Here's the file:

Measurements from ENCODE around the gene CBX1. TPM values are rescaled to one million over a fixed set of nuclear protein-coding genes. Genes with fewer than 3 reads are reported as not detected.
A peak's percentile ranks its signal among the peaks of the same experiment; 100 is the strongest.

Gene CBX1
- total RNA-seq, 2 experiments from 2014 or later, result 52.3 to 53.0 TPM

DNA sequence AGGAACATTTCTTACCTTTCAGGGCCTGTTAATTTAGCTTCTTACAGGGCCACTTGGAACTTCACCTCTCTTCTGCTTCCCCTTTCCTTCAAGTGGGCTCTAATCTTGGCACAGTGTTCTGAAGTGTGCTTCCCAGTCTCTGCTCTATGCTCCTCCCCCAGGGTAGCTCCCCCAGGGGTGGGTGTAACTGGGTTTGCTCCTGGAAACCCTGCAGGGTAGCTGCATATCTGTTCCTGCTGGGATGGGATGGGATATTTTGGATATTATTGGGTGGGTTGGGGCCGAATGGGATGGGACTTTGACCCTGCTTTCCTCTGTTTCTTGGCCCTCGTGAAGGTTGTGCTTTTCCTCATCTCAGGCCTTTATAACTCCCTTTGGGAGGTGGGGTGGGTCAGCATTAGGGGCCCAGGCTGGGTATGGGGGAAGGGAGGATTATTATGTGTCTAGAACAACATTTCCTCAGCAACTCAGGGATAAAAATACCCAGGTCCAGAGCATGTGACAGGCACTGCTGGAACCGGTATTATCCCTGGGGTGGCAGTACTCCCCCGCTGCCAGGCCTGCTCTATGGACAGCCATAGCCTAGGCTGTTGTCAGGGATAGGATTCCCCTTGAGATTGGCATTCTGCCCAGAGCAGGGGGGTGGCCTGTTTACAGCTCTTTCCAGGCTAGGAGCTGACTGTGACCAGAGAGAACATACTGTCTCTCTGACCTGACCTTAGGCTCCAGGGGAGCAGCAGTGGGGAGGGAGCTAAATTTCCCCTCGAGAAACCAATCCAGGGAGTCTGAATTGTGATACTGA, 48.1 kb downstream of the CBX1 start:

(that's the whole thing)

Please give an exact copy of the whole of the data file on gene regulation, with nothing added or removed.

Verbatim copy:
Measurements from ENCODE around the gene CBX1. TPM values are rescaled to one million over a fixed set of nuclear protein-coding genes. Genes with fewer than 3 reads are reported as not detected.
A peak's percentile ranks its signal among the peaks of the same experiment; 100 is the strongest.

Gene CBX1
- total RNA-seq, 2 experiments from 2014 or later, result 52.3 to 53.0 TPM

DNA sequence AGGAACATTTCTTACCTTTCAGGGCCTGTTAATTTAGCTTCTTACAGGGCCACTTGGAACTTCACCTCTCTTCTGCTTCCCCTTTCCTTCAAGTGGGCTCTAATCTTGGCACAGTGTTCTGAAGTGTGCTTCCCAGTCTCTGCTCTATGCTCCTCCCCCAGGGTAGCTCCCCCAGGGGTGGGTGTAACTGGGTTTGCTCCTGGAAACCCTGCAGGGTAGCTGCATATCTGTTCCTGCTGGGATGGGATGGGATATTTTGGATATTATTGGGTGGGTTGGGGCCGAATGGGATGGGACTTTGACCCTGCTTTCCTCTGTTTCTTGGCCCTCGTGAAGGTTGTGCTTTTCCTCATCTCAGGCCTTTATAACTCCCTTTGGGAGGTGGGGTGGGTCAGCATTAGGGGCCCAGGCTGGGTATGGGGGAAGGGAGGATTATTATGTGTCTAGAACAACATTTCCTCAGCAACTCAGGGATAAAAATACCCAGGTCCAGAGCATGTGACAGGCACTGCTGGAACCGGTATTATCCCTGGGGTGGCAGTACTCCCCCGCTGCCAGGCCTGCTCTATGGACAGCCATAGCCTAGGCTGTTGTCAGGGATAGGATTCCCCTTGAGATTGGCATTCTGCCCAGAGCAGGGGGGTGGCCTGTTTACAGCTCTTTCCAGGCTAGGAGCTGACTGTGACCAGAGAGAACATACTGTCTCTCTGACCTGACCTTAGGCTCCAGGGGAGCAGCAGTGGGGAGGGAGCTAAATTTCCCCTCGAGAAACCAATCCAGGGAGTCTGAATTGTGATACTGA, 48.1 kb downstream of the CBX1 start: